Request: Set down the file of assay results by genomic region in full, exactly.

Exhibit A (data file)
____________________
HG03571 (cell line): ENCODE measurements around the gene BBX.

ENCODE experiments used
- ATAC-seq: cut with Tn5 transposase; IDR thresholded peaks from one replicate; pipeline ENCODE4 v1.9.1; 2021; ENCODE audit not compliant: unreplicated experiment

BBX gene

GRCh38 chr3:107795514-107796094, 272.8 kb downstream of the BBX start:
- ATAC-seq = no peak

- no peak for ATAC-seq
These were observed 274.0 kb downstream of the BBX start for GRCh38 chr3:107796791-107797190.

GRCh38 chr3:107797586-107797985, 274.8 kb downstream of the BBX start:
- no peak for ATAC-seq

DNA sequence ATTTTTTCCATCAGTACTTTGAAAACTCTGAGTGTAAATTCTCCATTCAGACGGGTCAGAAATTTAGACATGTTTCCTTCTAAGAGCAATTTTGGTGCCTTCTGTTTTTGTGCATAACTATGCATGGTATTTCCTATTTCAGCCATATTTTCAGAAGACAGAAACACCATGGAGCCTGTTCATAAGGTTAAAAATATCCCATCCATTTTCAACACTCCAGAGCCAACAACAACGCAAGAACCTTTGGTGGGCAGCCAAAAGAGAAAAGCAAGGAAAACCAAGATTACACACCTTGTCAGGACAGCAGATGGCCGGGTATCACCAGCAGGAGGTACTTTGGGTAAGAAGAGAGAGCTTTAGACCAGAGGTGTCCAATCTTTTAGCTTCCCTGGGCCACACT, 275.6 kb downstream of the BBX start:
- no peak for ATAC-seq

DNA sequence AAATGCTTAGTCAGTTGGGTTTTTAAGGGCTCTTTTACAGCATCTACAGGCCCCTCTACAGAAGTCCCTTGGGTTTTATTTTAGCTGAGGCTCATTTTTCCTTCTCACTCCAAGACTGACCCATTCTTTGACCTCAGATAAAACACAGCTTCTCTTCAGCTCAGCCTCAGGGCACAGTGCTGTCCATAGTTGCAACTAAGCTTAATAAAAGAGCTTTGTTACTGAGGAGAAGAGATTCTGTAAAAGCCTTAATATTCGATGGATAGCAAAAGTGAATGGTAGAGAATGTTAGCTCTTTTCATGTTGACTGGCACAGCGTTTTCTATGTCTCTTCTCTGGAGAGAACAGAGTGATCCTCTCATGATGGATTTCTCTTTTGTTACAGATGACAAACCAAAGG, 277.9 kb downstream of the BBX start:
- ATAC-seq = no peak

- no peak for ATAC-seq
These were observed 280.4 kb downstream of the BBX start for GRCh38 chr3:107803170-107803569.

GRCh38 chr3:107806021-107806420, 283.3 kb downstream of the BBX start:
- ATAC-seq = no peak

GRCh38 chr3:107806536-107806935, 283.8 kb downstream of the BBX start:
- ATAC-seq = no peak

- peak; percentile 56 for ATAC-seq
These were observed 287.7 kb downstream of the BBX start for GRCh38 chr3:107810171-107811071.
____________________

HG03571 (cell line): ENCODE measurements around the gene BBX.

ENCODE experiments used
- ATAC-seq: cut with Tn5 transposase; IDR thresholded peaks from one replicate; pipeline ENCODE4 v1.9.1; 2021; ENCODE audit not compliant: unreplicated experiment

BBX gene

GRCh38 chr3:107795514-107796094, 272.8 kb downstream of the BBX start:
- ATAC-seq = no peak

- no peak for ATAC-seq
These were observed 274.0 kb downstream of the BBX start for GRCh38 chr3:107796791-107797190.

GRCh38 chr3:107797586-107797985, 274.8 kb downstream of the BBX start:
- no peak for ATAC-seq

DNA sequence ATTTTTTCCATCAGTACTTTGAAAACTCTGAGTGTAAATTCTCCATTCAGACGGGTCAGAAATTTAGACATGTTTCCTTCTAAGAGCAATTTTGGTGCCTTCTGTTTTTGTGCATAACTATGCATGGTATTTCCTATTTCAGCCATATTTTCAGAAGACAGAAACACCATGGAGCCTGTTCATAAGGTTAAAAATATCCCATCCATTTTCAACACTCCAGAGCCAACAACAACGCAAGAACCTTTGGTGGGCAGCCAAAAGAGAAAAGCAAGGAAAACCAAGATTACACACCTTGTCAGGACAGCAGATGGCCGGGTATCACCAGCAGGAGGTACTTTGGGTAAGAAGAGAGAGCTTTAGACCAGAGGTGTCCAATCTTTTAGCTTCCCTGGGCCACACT, 275.6 kb downstream of the BBX start:
- no peak for ATAC-seq

DNA sequence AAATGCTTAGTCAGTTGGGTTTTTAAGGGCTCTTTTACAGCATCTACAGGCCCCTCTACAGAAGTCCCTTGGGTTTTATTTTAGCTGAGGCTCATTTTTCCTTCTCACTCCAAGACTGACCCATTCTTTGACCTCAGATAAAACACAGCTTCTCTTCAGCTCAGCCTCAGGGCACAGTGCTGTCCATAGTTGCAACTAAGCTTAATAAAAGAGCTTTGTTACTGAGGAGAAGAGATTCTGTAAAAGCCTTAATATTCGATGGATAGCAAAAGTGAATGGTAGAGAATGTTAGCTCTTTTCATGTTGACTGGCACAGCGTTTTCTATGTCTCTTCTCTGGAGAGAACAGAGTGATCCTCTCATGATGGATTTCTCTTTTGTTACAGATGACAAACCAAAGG, 277.9 kb downstream of the BBX start:
- ATAC-seq = no peak

- no peak for ATAC-seq
These were observed 280.4 kb downstream of the BBX start for GRCh38 chr3:107803170-107803569.

GRCh38 chr3:107806021-107806420, 283.3 kb downstream of the BBX start:
- ATAC-seq = no peak

GRCh38 chr3:107806536-107806935, 283.8 kb downstream of the BBX start:
- ATAC-seq = no peak

- peak; percentile 56 for ATAC-seq
These were observed 287.7 kb downstream of the BBX start for GRCh38 chr3:107810171-107811071.